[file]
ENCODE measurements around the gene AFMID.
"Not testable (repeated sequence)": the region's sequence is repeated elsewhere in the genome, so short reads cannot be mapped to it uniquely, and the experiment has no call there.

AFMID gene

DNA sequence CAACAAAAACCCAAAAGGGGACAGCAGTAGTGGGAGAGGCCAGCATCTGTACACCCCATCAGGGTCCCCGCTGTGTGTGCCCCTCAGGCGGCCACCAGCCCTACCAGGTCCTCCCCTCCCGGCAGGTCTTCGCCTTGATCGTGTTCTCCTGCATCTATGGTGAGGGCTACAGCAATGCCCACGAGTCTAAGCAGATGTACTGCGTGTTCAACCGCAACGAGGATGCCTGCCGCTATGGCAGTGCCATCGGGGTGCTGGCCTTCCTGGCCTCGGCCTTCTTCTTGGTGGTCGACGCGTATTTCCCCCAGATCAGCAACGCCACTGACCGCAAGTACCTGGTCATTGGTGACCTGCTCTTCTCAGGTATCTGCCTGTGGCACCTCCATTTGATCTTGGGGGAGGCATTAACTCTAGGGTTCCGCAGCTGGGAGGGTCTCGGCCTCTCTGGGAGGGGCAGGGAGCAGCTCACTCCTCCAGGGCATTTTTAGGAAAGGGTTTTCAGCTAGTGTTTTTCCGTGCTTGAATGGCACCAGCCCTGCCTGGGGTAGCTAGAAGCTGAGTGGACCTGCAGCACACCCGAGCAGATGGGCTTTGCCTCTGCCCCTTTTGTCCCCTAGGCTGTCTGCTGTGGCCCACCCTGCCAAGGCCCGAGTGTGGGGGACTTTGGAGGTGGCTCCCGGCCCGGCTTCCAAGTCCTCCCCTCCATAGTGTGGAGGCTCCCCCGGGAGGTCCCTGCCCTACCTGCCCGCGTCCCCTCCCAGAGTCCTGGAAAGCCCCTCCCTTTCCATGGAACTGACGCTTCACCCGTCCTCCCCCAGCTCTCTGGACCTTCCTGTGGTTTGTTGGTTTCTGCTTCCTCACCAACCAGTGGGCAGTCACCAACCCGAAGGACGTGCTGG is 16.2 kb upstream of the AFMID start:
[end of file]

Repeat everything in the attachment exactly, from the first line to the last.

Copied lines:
ENCODE measurements around the gene AFMID.
"Not testable (repeated sequence)": the region's sequence is repeated elsewhere in the genome, so short reads cannot be mapped to it uniquely, and the experiment has no call there.

AFMID gene

DNA sequence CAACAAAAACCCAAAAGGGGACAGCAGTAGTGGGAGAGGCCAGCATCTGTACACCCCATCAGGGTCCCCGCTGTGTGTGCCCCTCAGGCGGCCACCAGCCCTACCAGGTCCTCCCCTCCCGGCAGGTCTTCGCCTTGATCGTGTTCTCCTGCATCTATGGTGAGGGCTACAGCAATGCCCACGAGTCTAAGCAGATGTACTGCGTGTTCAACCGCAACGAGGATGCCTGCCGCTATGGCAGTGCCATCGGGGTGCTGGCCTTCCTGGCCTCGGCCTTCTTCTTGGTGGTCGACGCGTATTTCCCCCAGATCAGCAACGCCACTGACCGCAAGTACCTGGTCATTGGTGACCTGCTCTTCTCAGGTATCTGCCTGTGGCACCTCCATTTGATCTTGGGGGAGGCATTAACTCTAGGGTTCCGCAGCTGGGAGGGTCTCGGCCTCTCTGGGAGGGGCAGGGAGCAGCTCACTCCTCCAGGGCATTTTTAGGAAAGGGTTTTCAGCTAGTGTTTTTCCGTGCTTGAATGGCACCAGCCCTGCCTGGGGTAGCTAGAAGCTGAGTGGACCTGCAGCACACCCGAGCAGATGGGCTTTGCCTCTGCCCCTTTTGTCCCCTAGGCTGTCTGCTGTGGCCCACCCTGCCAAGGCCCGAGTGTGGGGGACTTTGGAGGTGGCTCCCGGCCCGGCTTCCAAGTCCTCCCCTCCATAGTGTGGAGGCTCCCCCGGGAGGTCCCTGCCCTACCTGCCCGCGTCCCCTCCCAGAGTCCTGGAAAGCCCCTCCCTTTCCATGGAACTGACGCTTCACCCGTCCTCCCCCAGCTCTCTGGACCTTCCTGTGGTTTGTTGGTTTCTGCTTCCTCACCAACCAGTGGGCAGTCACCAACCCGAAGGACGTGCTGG is 16.2 kb upstream of the AFMID start: